Under the Public School Ventilation Act, portable filtration systems like this one at a private school in Albuquerque would be used only when the central HVAC system can’t do the job. (Photo by Austin Fisher / Source NM)
Even though New Mexico requires public schools to upgrade their heating and air conditioning systems to clean indoor air well enough to remove coronavirus and other harms, people can’t just look up whether their local school district actually meets those standards.
A legislative proposal — with backing from unions representing New Mexico teachers and sheet metal workers — seeks to change that.
COVID is highlighting the need for action on ventilation systems, said Rep. Christine Chandler. She and Rep. Joy Garratt, a former educator, are sponsoring House Bill 30, which would create the Public School Ventilation Act.
“Having good airflow and good systems in place will affect staff health and student health in a way that’s very important,” Chandler said.
The Centers for Disease Control and Prevention found that 95% of all children in the U.S. have been infected at least once.
States have been slow to act on ventilation, she said, even though the Environmental Protection Agency has been raising it as an issue and not getting much traction, either.
“We don’t have the staff or capacity at PED to go out there and go verify every single building in doing that,” said Antonio Ortiz, finance and operations director of the New Mexico Public Education Department in an interview last year.
The federal government has allocated millions of dollars in pandemic relief to pay for filters and upgrades. The American Rescue Plan Act recognizes that ventilation systems need to be upgraded, Chandler said, so the bill is timely in terms of public awareness of the need to address this issue.
Improving ventilation would reduce rates of influenza and asthma, she said, which will increase student attendance and participation. It should also reduce levels of carbon monoxide in schools, which will help everyone, students, staff and teachers alike, she said.
“It sounds like a mundane contract bill, but it’s a bill that has genuine health effects that could be very supportive of students, teachers and educators at the schools,” Chandler said. “There are a lot of people impacted by ensuring that there is a safe environment in the school systems across the state.”
Parents have also been raising concerns about ventilation systems in schools with Chandler. She received an email from a parent on Thursday asking about the ventilation system in the Los Alamos Public Schools system because they want to relocate and want to know what the standards are so they can see whether they think the school district is a safe place to put their children.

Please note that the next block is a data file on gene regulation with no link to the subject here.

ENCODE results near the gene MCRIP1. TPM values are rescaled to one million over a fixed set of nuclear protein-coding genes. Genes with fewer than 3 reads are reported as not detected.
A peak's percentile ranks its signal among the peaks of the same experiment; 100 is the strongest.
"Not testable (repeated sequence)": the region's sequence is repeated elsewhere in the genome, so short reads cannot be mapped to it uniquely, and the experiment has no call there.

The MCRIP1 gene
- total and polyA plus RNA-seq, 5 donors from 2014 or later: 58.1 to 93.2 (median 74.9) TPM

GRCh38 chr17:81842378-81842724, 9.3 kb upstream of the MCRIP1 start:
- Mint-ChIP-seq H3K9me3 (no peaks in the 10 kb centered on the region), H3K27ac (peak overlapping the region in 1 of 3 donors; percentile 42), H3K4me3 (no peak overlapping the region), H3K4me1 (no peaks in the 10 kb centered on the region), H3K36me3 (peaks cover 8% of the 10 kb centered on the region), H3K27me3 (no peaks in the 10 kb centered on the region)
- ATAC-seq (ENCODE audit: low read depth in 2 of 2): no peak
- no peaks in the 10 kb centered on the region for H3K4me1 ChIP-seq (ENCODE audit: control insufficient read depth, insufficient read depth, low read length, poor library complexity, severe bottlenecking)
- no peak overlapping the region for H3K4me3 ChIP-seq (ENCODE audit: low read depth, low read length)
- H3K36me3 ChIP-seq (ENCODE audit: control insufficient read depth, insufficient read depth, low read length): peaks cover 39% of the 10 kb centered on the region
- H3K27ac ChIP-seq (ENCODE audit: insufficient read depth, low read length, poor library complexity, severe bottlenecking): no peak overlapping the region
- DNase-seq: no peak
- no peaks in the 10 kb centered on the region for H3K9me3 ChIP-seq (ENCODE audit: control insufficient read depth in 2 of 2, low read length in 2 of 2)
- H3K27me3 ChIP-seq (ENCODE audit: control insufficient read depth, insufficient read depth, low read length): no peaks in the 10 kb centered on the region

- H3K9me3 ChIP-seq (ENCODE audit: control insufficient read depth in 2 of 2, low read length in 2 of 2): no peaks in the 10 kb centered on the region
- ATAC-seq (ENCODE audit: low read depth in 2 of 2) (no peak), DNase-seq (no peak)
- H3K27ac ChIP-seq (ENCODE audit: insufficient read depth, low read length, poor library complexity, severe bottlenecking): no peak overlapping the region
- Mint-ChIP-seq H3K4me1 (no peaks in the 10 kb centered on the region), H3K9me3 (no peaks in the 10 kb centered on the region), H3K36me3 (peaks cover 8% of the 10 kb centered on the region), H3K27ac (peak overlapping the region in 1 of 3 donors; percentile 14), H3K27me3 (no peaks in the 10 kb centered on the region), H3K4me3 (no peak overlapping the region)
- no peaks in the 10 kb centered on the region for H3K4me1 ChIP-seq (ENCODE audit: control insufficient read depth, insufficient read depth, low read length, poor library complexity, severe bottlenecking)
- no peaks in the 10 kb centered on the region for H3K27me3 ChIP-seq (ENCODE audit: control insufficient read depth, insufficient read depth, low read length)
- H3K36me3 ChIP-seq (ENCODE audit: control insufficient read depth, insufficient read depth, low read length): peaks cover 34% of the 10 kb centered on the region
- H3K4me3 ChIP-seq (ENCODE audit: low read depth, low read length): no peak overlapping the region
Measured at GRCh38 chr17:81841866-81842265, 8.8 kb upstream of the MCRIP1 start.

A medical study published in December shows that 45% of COVID cases — including in children — lead to lingering symptoms.
Highest-quality filters required
Source New Mexico’s reporting raised questions about which schools installed necessary technology and strong enough filters, and showed that state officials have not done any systematic review to determine if schools are following requirements.
“This bill would require an assessment of all ventilation systems in the schools, across the board,” Chandler said.
The language in the pre-filed bill requires those reviews to be done every five years — and for those records to be public.
It requires the evaluations to include testing the best possible filter efficiency, and corrective actions like replacing old filters with ones rated as MERV-13 or better. Those are good enough to pull COVID-19 aerosols, and other viruses and pollutants, out of the air.
It also requires measuring airflow, verifying maintenance, putting in carbon dioxide sensors, and collecting data for the installation of permanent HVAC systems where they don’t exist.
Under the bill, portable filtration and air cleaners found in some schools and health facilities in New Mexico would be used in schools only when the central HVAC system can’t do the job.
This is not the first time the bill has been introduced, Chandler said. When a similar measure made its way through the legislative session in 2021, it was approved by the House of Representatives and one Senate committee but never got a vote by the full Senate.
The American Federation of Teachers New Mexico and the Sheet Metal Air Rail & Transportation Workers Local 49 raised the issue with Chandler last year, she said. But 2022 had only a shorter, 30-day, budget-focused legislative session. Any non-budget bills needed to be put on the call by the governor, so they didn’t actively pursue it, she said.
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